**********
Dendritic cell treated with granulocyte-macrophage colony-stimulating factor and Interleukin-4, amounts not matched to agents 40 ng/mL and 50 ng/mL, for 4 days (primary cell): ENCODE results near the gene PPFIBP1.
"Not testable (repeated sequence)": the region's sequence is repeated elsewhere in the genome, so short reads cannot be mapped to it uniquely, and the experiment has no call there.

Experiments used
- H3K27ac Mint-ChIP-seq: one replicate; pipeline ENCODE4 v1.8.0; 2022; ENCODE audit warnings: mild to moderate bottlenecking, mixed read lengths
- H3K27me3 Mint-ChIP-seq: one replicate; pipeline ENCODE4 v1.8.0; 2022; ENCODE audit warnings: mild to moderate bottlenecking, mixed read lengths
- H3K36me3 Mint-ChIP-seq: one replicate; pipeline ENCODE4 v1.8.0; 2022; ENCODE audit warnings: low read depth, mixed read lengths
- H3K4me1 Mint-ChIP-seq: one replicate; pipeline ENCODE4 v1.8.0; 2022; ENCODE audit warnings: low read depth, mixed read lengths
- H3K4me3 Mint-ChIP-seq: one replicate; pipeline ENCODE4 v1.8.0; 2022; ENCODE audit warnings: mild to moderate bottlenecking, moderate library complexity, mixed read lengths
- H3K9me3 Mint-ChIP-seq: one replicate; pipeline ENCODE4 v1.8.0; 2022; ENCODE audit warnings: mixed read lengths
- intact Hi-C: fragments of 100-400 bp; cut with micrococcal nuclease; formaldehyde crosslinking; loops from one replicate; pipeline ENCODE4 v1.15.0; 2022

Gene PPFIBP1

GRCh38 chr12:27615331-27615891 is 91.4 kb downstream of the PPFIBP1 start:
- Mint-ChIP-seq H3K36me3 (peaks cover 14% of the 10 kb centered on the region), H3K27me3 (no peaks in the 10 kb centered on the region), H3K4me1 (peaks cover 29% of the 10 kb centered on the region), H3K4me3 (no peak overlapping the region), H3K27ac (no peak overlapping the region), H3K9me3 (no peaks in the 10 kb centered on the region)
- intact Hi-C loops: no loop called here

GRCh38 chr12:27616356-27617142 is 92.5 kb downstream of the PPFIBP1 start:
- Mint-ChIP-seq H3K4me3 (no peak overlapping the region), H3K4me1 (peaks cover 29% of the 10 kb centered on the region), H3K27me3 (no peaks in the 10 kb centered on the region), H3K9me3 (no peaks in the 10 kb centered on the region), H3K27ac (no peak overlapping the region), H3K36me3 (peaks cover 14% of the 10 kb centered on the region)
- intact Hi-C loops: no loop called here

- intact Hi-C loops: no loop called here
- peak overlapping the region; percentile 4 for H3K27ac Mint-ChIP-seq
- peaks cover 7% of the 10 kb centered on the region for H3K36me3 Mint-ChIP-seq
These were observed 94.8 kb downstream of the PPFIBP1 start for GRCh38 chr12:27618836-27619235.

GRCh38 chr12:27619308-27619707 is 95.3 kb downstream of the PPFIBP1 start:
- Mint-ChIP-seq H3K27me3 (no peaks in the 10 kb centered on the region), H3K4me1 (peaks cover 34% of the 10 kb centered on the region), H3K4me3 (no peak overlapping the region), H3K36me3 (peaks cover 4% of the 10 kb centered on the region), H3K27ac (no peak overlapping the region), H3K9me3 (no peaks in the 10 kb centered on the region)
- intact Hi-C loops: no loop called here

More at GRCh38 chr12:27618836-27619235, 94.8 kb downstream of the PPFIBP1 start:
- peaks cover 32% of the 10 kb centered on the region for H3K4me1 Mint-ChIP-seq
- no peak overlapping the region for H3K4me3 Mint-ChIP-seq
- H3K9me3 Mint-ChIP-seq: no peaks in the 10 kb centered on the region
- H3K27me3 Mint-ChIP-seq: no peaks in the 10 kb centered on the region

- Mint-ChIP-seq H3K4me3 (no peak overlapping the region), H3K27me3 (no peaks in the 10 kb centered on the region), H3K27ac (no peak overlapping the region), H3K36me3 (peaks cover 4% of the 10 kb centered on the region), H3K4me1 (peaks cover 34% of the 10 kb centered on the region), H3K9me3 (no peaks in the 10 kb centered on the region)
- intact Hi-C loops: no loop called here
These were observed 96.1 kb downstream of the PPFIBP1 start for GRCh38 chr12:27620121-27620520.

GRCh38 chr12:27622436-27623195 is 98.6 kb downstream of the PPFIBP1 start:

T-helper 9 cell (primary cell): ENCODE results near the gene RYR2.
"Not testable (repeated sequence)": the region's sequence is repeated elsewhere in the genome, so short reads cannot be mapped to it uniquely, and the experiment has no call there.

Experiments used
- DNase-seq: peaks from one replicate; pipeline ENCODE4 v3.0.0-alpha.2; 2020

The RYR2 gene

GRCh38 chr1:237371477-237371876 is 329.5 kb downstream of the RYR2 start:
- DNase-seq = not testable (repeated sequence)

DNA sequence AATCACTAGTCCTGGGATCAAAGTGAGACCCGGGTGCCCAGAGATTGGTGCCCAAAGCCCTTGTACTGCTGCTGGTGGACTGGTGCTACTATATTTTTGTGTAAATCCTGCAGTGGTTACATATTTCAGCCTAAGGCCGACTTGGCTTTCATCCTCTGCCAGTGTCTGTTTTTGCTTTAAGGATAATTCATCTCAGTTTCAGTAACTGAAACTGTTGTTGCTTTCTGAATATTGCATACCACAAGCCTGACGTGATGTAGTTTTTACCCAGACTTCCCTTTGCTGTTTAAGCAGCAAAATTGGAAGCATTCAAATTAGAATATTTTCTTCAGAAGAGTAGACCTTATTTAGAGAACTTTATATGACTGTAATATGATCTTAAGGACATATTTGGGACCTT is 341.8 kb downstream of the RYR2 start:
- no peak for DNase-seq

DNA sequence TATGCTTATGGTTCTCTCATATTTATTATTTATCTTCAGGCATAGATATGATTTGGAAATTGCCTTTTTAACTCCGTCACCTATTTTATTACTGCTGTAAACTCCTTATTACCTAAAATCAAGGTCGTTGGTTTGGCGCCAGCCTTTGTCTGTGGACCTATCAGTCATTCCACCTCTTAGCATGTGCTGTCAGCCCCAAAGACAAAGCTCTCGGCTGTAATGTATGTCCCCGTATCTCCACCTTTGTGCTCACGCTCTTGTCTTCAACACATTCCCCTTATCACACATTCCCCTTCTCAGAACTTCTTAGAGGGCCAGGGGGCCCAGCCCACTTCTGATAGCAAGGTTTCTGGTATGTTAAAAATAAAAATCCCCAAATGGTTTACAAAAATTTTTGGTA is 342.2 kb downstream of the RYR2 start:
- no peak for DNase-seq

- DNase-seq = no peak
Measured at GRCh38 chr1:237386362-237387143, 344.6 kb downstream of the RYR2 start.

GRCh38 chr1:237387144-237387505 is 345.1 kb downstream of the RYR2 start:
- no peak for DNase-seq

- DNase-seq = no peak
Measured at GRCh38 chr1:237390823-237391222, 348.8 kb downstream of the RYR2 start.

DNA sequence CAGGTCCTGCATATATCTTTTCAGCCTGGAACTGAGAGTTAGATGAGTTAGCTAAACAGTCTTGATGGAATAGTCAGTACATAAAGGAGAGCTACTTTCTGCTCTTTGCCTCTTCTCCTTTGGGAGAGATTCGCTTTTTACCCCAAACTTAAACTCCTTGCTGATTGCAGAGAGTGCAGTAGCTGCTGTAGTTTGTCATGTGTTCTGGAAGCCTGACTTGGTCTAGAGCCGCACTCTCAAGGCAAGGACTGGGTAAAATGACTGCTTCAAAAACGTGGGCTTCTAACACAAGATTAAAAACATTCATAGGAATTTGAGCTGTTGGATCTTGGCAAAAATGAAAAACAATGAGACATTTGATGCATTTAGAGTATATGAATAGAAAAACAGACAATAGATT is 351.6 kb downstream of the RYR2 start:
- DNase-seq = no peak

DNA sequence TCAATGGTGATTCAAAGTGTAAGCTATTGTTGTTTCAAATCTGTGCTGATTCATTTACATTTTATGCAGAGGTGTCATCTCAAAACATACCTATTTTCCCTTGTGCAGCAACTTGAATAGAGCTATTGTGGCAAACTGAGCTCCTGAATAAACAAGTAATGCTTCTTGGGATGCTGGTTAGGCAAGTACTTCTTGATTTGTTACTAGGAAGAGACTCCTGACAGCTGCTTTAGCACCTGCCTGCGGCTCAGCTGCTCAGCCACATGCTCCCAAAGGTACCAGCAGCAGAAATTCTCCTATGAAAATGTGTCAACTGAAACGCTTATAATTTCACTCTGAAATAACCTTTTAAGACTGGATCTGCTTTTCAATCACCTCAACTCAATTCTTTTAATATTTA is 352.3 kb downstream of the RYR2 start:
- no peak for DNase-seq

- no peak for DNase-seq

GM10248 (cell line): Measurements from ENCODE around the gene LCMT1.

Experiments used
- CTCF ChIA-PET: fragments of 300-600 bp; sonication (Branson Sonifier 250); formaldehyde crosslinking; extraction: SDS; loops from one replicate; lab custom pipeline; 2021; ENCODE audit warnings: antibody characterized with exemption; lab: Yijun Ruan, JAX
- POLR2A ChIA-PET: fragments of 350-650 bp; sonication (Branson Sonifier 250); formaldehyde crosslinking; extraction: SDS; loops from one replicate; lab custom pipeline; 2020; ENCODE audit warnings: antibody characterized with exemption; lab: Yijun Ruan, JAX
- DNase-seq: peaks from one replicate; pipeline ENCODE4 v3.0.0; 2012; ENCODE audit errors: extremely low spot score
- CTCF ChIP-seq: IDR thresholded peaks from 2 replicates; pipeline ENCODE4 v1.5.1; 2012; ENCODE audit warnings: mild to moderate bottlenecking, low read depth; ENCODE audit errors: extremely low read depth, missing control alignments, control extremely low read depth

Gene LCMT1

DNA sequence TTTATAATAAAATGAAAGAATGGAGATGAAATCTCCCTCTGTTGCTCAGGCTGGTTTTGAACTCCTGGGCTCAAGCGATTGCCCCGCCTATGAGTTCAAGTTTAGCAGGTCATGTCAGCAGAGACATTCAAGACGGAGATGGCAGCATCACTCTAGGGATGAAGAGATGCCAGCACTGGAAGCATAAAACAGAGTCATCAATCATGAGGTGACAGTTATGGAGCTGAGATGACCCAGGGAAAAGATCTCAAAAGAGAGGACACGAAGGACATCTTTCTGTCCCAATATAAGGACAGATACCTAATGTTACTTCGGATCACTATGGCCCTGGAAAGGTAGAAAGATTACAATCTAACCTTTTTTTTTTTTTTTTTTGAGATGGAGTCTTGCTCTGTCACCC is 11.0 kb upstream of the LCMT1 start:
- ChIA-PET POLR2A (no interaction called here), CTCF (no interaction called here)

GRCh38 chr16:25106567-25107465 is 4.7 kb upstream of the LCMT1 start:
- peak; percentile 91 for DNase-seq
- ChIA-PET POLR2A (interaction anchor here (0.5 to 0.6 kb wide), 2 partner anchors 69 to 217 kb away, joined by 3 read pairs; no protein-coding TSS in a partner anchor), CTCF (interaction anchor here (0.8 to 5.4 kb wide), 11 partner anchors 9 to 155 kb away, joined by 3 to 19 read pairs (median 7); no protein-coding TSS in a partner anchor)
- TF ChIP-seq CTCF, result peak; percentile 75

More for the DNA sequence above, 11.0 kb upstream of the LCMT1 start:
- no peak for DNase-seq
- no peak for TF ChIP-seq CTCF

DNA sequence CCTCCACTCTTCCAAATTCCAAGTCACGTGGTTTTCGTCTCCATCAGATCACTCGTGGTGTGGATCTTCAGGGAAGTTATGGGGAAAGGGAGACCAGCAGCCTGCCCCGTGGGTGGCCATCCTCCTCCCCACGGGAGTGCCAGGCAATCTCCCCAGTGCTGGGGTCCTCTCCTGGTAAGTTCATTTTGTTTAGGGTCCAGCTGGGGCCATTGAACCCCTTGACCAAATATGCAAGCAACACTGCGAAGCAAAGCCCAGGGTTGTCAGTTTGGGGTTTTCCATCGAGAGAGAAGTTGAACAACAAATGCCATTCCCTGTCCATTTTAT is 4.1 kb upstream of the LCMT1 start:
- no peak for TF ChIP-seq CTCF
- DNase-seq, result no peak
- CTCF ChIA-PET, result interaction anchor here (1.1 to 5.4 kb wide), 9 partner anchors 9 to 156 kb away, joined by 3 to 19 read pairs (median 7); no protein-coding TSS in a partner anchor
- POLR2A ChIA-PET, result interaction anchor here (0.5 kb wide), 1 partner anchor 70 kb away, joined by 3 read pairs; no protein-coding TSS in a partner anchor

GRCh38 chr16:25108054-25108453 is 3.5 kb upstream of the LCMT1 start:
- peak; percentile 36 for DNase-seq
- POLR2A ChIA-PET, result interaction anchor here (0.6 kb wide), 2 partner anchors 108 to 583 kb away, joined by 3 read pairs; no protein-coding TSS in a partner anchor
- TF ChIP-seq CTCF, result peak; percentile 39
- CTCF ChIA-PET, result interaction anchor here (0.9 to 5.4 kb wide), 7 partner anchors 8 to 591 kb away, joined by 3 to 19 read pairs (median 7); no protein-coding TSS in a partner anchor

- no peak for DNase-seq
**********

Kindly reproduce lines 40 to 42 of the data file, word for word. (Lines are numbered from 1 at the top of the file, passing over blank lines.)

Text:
- DNase-seq = not testable (repeated sequence)

DNA sequence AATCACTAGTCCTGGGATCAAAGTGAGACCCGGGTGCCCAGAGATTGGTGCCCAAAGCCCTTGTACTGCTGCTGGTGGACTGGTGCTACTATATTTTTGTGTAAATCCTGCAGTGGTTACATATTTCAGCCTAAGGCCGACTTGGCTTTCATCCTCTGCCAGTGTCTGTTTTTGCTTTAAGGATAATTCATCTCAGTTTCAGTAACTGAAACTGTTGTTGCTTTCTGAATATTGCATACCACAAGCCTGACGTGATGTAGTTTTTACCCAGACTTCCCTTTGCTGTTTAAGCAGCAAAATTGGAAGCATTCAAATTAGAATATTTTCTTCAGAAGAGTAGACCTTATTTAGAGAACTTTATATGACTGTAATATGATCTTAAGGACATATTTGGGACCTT is 341.8 kb downstream of the RYR2 start:
- no peak for DNase-seq